More on the economic impact of closing Brayton Point - ABC6 - Providence, RI and New Bedford, MA News, Weather

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More on the economic impact of closing Brayton Point

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by ABC6 Chief Political Reporter Mark Curtis

mcurtis@abc6.com

The coal fired Brayton Point power plant may fire no more. The owner now plans to shut it down in 2017. Town leaders in Somerset say they knew this might becoming, but the loss in tax revenue could be severe.

Don Setters, Chairman, Somerset Selectmen, said, "Somerset has a about a 63 million dollar operating budget and this closure represents about a 20 percent loss in operating revenue, much needed operating revenue."

ABC6 Chief Political reporter Mark Curtis said, "If the Brayton Point plant shuts down, cuts to city services could be severe. Among the first things on the chopping block, could be parks and recreation."

The town may also have to look at cuts to public safety and education, and some jobs may be consolidated. Homeowners are bracing for the possibility their taxes will go up.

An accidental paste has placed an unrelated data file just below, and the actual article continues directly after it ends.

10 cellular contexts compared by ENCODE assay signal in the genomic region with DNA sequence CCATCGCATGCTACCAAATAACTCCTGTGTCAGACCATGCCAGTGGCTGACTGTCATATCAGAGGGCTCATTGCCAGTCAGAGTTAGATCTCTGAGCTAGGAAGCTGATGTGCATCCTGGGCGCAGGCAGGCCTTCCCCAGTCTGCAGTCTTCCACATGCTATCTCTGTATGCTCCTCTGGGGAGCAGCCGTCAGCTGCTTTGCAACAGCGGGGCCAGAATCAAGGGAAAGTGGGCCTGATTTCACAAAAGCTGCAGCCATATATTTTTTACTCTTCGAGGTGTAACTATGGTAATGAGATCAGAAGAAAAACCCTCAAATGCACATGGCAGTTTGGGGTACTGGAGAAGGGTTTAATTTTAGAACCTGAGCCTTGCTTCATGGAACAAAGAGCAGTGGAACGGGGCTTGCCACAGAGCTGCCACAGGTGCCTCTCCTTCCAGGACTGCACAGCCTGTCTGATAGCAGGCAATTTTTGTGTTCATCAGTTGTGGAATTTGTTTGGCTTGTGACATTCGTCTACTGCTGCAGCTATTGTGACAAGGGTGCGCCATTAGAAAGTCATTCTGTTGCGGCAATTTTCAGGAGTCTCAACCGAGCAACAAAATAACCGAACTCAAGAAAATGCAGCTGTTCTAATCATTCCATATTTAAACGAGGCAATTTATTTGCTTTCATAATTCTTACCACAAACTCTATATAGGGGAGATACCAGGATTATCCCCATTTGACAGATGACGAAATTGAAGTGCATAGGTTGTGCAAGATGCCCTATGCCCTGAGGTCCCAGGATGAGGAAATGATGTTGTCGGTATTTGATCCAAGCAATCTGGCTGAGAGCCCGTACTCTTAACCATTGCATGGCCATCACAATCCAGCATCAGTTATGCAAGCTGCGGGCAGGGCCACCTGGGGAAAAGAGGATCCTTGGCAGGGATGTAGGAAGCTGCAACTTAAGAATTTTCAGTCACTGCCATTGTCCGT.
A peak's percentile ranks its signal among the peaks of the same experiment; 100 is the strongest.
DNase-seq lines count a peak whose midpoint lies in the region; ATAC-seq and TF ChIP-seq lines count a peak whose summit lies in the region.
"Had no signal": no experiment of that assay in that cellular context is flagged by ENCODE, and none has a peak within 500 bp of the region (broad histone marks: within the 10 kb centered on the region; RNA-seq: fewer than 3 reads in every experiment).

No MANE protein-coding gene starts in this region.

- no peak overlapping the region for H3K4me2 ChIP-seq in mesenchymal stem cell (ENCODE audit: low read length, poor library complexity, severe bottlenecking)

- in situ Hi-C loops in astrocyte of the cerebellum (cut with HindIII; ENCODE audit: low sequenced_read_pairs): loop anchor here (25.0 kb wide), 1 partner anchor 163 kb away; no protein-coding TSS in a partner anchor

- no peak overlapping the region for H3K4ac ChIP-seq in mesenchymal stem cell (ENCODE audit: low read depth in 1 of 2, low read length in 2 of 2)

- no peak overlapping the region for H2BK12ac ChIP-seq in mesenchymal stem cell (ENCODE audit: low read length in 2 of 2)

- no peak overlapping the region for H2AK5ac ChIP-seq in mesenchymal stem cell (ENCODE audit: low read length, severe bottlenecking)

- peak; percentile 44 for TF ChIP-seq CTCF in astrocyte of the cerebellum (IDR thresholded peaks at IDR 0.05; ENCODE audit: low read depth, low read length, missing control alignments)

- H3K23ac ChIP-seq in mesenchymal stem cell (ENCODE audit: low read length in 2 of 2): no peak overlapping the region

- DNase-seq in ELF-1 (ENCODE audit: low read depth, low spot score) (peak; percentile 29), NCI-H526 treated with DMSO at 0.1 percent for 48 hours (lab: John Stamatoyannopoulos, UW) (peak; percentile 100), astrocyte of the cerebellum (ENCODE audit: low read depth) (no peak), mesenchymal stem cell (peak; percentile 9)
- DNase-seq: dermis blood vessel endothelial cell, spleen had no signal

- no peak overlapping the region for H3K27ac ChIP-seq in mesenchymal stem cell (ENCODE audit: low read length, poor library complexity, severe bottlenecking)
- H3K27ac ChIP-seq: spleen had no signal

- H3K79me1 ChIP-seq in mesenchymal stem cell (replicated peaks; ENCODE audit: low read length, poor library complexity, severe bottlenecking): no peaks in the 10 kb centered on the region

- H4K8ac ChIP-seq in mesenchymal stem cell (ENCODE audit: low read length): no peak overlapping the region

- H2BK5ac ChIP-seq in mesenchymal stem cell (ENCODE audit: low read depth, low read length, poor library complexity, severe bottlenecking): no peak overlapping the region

John Barboza, a Somerset Resident said, "People have a small income and they are going to suffer more. They have to pay more."

But some people are happy. For years Brayton Point has been protested by environmentalists who long believed it should be shut down.

David Deon, from the Coalition for Clean Air South Coast said, "The health effects from burning coal are very serious. The people of the region are very much affected, by particularly Brayton Point. It's the largest, most polluting power plant east of the Mississippi River." 

For now Brayton Point remains the largest coal fired plant in New England, and no one has said how all of its power will be replaced.

 

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